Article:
Biopsies from the right and left sides of her parietal scalp, in areas of alopecia with some preservation of follicles, were performed for horizontal and vertical sectioning. Both showed similar pathologic changes of a non-scarring alopecia. The predominant feature noted was extensive miniaturization of the hair follicles; this change was most suggestive of androgenetic alopecia. However, other findings – present to a lesser extent – included pigment casts in hair follicles, increased catagen to telogen ratio, and empty fibrous tracks; these changes may be observed in alopecia areata.

Correlation of the patient’s history, clinical presentation, and pathologic findings supported a diagnosis of antineoplastic (chemotherapy and hormonal) treatment-associated alopecia. Specifically, her features were consistent with those previously reported in patients with breast cancer after taxane chemotherapy and adjuvant hormonal therapy who developed permanent alopecia [1]. Treatment was initiated with minoxidil 5% foam to be topically applied to the scalp twice daily.

The patient returned for follow up four months later. She was pleased with the clinical outcome and had noticed increased scalp hair growth; however, she commented that she always used minoxidil once daily and occasionally twice daily. In addition, hair growth on the eyebrows, axillae, and pubic area continued to demonstrate clinical improvement. She decided to continue treating her scalp in a similar manner.

Read more  ESR1 Gene Mutation in Hormone Receptor-Positive HER2-Negative Metastatic Breast Cancer Patients: Concordance Between Tumor Tissue and Circulating Tumor DNA Analysis

Her subsequent follow-up visit, six months later (after ten months of topical minoxidil therapy), showed additional hair regrowth. Specifically, the central and vertex area of her scalp had thickening of her hair; in addition, there was new hair growth on the parietal regions bilaterally (Figure ​(Figure2).2). She continues to use 5% minoxidil foam once daily.

— Update: 31-12-2022 — found an additional article A multicenter survey of temporal changes in chemotherapy-induced hair loss in breast cancer patients from the website for the keyword breast cancer hair loss.

Materials and methods

We conducted a multicenter, cross-sectional questionnaire survey. Breast cancer patients who had completed adjuvant chemotherapy regimens were recruited from hospitals and clinics in Japan from April to October 2013. The following subjects were considered to meet the inclusion criteria; 1) Breast cancer patients who had completed adjuvant chemotherapy regimens containing anthracycline and/or taxanes within the prior 5 years, 2) Disease-free patients, 3) Patients who are living in Japan and able to understand Japanese, 4) Patients 20 years of age or older. There were no exclusion criteria.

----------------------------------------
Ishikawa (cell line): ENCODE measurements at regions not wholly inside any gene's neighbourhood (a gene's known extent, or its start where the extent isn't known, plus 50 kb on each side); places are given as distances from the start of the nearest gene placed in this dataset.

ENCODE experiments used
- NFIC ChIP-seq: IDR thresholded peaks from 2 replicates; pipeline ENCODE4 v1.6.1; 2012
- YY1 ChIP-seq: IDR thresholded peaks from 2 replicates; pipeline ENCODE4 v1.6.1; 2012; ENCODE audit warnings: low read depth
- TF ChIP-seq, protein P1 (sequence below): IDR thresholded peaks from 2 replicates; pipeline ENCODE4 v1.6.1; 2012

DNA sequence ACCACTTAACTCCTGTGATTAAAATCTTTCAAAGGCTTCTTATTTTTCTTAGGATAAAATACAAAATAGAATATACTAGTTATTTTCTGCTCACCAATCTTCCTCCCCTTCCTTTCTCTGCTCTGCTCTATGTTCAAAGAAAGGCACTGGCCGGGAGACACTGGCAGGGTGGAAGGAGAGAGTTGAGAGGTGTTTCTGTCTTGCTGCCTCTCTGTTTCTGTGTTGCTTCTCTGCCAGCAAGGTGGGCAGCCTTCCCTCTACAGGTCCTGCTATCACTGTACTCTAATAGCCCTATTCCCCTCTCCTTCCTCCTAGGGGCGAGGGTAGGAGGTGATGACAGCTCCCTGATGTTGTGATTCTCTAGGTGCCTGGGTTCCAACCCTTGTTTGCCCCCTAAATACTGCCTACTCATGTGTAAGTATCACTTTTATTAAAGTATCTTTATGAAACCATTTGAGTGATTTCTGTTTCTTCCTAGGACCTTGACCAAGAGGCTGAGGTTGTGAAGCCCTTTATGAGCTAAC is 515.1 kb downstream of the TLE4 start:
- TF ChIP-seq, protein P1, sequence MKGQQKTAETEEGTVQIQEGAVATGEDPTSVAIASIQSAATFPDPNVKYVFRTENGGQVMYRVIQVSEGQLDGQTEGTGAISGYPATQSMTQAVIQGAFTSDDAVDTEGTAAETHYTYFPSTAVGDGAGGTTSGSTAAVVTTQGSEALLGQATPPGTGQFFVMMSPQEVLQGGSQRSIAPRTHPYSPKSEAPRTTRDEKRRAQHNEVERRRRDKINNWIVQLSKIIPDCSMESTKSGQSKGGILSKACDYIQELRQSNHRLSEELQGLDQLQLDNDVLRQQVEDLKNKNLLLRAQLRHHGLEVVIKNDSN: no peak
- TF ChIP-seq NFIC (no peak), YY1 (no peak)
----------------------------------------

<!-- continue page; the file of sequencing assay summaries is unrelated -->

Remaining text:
The questionnaire was developed for this survey based on the opinions of members of our Working Group. We initially solicited questions from each member. Items related to scalp hair, head coverings, eyebrows / eyelashes, nails and the severity of side effects were collected. Regarding the severity of side effects, we chose items based on reports in the relevant literature [8–10]. After several meetings, we reached consensus and finalized the questionnaire (S1 Fig (Japanese version), S2 Fig (English version)). It contained 65 questions concerning the patients’ perceptions of physical and non-physical side effects (15 questions) and chemotherapy-induced hair loss or appearance issues (50 questions). The 50 questions concerning chemotherapy-induced hair loss or appearance issues were about scalp hair (13 questions), eyebrows (2), eyelashes (2), nails (4), equipment used such as wigs and caps (13), information acquisition (8), and the use of makeup (8). In this questionnaire, we asked about the conditions of scalp hair, eyebrows, eyelashes and nails at 3 different time points: before chemotherapy, 6 months after the beginning of scalp hair regrowth, and at the time of filling out the questionnaire survey.

At the outpatient clinic, the attending physician explained this research to the patients. They then filled out the first page of the questionnaire, writing the medicines that they had been administered. The patients were given the questionnaires and returned home with them. Only patients who agreed to participate in the study mailed the questionnaire directly to the data center after responding to the items surveyed. Descriptive statistics were obtained in this study. The Kaplan-Meier method was used to plot graphs of the wig usage period. Since some patients did not respond to all items, the total number of responses differed among items. In this study, the temporal changes in hair regrowth and nail condition were analyzed using patient groups classified according to number of years after completing chemotherapy.

Ethics approval was given by the ethics committee of Sendai Medical Center. Furthermore, the institutional review boards or the ethics committees of the 46 facilities participating in this survey (please see Acknowledgments below) approved this questionnaire survey. Since this trial did not use human biological specimens, written informed consent was not required according to the ethical guidelines for epidemiological research in Japan (Ministry of Health, Labour and Welfare, Japan. 2012) [11]. However, verbally-provided informed consent was required for this study. An explanatory document pertaining to this study was given to the patients with a brief explanation. Verbally-provided informed consent was documented in each patient’s medical chart. Patients who did not agree to participate in the study did not mail in the questionnaire form. The study is reported according to the STROBE criteria [12].


Recommended For You

About the Author: Tung Chi